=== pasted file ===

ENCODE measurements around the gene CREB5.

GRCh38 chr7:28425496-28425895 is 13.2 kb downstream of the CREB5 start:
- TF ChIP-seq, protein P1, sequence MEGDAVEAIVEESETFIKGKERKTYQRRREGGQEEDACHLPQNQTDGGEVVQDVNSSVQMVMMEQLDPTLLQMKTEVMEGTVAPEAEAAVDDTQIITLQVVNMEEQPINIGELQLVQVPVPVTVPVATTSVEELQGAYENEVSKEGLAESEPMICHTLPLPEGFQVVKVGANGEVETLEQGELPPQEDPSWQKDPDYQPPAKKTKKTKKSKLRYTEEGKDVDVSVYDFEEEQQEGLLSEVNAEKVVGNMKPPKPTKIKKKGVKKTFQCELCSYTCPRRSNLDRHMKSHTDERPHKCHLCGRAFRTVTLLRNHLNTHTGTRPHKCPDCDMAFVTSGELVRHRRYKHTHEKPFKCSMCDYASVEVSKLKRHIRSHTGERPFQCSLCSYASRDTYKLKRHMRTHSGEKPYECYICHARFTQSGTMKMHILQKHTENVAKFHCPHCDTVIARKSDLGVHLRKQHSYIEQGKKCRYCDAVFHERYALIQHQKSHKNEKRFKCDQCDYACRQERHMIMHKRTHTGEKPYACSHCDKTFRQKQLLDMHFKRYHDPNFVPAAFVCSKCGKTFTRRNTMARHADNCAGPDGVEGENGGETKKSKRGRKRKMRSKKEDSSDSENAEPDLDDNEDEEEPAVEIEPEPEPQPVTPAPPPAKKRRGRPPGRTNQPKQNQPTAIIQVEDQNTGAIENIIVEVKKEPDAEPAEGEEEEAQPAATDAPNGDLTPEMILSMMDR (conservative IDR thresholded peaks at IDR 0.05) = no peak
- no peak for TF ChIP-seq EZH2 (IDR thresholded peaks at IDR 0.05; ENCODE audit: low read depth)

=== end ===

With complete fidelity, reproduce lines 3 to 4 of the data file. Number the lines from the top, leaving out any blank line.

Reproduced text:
- TF ChIP-seq, protein P1, sequence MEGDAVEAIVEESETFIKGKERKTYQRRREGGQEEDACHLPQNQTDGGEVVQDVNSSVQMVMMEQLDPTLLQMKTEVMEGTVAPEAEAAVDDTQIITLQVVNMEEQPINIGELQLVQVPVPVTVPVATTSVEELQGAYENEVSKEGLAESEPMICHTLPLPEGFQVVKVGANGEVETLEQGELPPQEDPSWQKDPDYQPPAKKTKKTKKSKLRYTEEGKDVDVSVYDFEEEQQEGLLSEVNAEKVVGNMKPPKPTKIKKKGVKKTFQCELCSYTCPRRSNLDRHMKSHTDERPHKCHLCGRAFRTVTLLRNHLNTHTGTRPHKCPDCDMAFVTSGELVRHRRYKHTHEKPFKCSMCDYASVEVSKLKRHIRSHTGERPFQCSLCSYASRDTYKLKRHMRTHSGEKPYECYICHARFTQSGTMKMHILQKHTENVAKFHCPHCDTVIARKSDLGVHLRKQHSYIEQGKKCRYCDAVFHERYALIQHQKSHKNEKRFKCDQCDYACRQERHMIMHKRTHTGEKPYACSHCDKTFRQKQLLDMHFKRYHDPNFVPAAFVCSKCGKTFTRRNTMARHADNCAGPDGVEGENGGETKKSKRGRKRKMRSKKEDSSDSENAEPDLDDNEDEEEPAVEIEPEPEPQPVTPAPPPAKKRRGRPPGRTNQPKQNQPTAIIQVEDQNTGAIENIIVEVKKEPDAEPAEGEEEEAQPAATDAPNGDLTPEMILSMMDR (conservative IDR thresholded peaks at IDR 0.05) = no peak
- no peak for TF ChIP-seq EZH2 (IDR thresholded peaks at IDR 0.05; ENCODE audit: low read depth)